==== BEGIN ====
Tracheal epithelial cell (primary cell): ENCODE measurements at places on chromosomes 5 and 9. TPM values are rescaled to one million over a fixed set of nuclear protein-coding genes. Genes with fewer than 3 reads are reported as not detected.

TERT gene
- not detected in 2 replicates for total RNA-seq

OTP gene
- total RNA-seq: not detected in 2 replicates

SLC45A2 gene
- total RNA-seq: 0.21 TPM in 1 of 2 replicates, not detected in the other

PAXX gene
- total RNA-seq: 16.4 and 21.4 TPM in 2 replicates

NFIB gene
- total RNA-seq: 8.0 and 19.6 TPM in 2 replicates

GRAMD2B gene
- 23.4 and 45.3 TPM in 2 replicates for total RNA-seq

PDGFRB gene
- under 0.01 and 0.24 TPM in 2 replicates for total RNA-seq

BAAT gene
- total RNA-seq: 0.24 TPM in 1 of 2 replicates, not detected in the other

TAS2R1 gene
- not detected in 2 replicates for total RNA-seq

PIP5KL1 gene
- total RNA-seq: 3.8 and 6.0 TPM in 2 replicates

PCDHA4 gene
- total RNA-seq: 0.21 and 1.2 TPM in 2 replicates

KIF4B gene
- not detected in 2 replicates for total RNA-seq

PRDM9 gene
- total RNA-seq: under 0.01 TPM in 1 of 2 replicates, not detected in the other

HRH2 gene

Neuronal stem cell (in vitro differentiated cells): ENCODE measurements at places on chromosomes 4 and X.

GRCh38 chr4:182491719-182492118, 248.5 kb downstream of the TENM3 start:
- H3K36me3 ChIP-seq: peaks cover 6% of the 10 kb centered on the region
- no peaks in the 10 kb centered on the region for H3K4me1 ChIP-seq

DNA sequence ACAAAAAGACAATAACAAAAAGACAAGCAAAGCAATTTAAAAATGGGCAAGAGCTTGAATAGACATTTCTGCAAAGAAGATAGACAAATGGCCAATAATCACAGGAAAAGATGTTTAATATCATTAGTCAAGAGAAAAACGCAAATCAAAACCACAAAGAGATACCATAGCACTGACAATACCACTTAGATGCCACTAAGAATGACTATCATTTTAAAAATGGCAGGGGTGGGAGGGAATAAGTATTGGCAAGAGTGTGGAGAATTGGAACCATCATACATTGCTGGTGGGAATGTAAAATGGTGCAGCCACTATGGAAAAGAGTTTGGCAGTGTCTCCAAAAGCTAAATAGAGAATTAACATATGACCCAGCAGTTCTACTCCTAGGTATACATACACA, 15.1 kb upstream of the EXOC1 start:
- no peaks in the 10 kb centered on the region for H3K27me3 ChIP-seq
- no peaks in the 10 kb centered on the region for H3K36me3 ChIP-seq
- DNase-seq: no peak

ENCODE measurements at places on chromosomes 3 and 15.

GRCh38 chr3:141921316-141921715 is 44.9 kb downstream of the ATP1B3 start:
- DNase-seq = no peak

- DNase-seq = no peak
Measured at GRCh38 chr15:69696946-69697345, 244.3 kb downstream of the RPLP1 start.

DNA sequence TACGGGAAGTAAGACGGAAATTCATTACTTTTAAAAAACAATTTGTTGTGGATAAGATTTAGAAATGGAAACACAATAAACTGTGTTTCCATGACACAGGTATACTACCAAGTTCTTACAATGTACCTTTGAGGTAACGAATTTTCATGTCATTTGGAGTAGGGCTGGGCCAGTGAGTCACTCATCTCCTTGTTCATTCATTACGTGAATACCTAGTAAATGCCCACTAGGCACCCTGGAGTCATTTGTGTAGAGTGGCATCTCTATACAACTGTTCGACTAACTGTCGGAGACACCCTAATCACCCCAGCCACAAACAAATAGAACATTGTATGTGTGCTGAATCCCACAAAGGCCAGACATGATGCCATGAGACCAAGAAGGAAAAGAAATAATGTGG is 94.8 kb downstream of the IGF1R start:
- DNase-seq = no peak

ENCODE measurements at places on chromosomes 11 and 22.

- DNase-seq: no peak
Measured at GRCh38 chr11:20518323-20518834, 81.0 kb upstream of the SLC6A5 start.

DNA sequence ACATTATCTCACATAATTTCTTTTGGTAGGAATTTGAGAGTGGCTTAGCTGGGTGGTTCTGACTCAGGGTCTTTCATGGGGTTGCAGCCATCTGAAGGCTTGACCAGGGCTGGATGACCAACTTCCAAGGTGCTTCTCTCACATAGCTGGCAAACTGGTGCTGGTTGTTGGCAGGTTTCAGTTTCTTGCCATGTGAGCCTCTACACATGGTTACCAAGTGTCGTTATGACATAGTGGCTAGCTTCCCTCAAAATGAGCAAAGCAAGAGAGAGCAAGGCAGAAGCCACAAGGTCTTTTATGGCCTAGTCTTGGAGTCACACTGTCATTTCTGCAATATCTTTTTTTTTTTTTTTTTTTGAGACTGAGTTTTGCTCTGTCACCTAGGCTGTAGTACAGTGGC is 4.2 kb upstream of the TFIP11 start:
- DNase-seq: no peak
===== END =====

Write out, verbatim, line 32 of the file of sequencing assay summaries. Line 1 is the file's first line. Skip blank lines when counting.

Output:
- no peaks in the 10 kb centered on the region for H3K4me1 ChIP-seq